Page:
Find out more about our Leadership Immersion Programs.

Meet Razia: Protesting Child Marriage

530 300 The Hunger Project Australia

In Bangladesh, boys are typically valued more than girls. Girls are often pulled out of school at a young age to be married off. They aren’t able to earn an income for themselves or have a say in family decisions. They are made to look after their siblings and families, do the household chores and other manual labour instead.  

After being forced to marry at 15 years old (three years before the legal age of 18), Razia was denied an education and was forced to stay at home and provide for her new husband and start a family. No one protested her marriage. Like other girls her age who were being married, Razia soon gave birth to a boy and a girl.   

“I thought child marriage was my fate,” she says. 

She couldn’t see a way to break out of the cycle of poverty and stop own daughter from becoming a victim of child marriage just like she had been. 

The Hunger Project runs programs such as Women’s Leadership Workshops in rural communities in Bangladesh. These workshops empower women with knowledge and skills they can use to develop their own businesses to transform their situation, lift their families out of poverty, and enable other women in their village to do the same

After receiving training from The Hunger Project, Razia began a new enterprise from home — sewing — which has brought in an income. She also started a women’s self-help group to help other women save money to reinvest in their family on important things like education.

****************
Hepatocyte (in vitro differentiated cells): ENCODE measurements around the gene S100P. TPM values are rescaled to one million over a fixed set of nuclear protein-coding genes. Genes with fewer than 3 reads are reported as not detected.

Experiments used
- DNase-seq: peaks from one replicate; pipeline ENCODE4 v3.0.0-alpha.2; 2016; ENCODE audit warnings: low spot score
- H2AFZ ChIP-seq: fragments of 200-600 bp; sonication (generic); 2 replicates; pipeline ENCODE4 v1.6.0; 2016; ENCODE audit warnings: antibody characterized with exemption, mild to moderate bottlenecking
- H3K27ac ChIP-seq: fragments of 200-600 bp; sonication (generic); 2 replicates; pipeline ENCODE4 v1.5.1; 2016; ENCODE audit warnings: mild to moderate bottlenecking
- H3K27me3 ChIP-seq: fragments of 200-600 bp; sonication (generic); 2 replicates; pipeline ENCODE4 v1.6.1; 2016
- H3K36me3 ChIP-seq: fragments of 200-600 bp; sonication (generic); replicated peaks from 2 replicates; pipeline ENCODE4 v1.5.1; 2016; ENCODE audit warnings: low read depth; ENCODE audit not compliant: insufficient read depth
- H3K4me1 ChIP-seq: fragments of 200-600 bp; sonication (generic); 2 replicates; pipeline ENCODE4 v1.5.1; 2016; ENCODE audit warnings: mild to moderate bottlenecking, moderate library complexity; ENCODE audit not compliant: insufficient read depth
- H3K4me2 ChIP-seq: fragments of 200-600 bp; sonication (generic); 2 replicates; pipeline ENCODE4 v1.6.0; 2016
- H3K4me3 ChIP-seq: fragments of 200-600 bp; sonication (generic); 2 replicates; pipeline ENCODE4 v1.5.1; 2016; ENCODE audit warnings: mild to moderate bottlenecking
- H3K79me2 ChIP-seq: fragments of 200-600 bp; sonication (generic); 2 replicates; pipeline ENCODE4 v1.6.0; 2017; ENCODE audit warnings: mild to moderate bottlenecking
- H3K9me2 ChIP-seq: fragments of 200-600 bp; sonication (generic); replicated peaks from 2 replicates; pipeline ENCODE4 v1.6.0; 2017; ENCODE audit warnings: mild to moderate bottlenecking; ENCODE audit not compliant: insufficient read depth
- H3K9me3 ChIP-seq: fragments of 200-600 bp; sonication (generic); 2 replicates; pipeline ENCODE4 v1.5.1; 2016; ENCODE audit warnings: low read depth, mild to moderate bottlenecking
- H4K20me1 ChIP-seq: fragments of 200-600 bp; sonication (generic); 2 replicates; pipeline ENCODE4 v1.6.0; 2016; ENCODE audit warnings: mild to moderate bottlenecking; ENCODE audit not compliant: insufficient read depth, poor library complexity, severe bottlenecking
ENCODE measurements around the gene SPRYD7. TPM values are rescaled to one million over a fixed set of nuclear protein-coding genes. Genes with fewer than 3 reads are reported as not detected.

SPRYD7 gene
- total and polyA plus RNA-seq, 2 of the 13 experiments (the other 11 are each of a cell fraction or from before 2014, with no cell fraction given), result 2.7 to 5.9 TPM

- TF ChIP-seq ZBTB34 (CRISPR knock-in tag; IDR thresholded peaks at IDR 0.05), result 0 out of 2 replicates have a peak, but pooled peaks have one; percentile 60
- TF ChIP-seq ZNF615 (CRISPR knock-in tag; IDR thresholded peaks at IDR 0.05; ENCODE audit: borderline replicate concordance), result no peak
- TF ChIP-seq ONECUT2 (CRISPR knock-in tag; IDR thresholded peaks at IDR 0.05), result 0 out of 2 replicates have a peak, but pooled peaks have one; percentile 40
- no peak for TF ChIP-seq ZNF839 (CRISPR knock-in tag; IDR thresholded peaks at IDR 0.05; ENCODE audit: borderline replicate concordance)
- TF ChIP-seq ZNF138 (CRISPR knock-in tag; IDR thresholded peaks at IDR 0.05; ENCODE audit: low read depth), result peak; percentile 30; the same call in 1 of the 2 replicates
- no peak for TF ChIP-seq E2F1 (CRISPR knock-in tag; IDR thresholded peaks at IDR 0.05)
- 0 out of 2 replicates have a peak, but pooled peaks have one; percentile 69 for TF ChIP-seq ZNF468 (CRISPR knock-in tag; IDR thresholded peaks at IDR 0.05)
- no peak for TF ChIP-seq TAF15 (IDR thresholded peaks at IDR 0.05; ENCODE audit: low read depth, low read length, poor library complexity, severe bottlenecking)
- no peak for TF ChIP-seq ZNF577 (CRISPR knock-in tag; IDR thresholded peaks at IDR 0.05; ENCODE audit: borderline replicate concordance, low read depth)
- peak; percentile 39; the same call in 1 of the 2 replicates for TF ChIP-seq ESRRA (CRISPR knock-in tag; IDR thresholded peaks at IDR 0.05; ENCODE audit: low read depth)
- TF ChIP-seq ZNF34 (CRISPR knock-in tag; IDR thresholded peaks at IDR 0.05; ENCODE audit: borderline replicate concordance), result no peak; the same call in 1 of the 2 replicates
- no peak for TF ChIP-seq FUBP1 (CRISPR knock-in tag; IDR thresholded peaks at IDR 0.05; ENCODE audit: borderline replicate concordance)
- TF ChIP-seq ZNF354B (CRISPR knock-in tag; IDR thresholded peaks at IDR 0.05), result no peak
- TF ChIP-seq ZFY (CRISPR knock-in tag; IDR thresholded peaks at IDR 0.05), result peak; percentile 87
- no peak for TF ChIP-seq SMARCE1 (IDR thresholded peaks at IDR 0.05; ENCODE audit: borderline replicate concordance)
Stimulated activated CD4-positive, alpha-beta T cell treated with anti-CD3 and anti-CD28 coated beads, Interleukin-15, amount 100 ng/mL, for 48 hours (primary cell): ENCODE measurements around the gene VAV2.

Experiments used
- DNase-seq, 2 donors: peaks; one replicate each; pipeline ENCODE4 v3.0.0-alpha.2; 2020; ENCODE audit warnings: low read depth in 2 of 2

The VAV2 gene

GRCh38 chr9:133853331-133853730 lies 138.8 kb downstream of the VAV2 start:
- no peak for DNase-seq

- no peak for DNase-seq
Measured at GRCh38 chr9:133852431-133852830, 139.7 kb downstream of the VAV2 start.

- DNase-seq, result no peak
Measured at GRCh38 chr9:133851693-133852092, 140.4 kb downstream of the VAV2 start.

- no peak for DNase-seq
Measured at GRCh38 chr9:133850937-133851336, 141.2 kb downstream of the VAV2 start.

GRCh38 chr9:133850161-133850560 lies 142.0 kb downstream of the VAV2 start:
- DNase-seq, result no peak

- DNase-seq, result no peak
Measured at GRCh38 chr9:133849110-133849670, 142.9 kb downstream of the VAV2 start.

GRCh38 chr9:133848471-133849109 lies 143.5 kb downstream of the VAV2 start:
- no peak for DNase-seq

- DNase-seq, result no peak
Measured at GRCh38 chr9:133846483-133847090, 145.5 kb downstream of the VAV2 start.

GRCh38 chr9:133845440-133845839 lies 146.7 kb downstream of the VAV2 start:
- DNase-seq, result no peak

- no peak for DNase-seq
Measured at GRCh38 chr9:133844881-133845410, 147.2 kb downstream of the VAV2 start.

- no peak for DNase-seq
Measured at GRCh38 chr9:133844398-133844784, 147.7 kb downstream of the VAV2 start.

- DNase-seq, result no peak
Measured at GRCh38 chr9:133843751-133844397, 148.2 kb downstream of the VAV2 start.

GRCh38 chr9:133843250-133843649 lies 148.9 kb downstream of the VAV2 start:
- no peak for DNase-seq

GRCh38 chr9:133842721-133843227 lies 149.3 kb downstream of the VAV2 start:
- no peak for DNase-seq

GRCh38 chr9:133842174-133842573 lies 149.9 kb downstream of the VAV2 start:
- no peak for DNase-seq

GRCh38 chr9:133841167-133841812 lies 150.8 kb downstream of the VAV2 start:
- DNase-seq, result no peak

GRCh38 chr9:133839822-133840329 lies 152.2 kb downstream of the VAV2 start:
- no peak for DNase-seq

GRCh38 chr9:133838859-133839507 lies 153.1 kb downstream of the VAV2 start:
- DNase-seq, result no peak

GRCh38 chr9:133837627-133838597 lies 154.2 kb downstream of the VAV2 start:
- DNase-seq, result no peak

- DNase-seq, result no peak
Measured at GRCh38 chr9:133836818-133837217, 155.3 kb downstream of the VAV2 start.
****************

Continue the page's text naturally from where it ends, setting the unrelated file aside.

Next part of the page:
Razia now works from home earning her own income. As she earned more income, her confidence grew. She looked to use her newfound influence to shift the perspective on local issues close to her heart, and now protests against child marriage in her village.  

I’ve learned how to raise poultry and livestock, and sew. Because of this, I now have enough savings to easily support the health and education of my children. I’ve also been able to send my own daughter to The Hunger Project’s Youth Leadership Training. Now she collaborates with other young people around here to create a harmonious society free from child marriage.  

In addition, I’ve set up my own compost plant to produce organic fertiliser for my home garden. I’ve now encouraged 20 other women in my neighbourhood to set up their own organic compost plants too.” 

The women’s group have written a list of children who have dropped out of school in the village. They are working to support them to return to studying.   

“Now, I work to protest against child marriage and make people aware of its consequences,” Razia says.  

Ending child marriage in Bangladesh

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The Hunger Project Bangladesh recently led a community-wide event to raise awareness of the harmful effects of child marriage and to highlight The Hunger Project’s commitment to empowering women and girls.

Around the world, 39,000 girls get married every day. This is a challenge in low-income countries like Bangladesh where one in three girls are married before the age of 18.

Participants of the community event presented information about child marriage, expressing their opinions and their priorities – opening up a dialogue about a long-held community issue. The session successfully ended with a joint pledge to reduce child marriage from 81 percent to less than 30 percent in their community.

The event, which took place as part of The Hunger Project’s involvement in the Her Choice Alliance, saw volunteers and staff members share new data about child marriage in communities across Bangladesh. Her Choice is an alliance of organisations that are working to halt child marriage in 11 countries, with the long-term goal of creating communities in which girls and young women are free to decide if, when and whom to marry.

At The Hunger Project, we believe in measuring what matters. Our philosophy of monitoring and evaluating our community-level programs is centered on the understanding that empowering individuals and communities with knowledge, information and opportunities is essential for achieving sustainable self-reliance and ending hunger.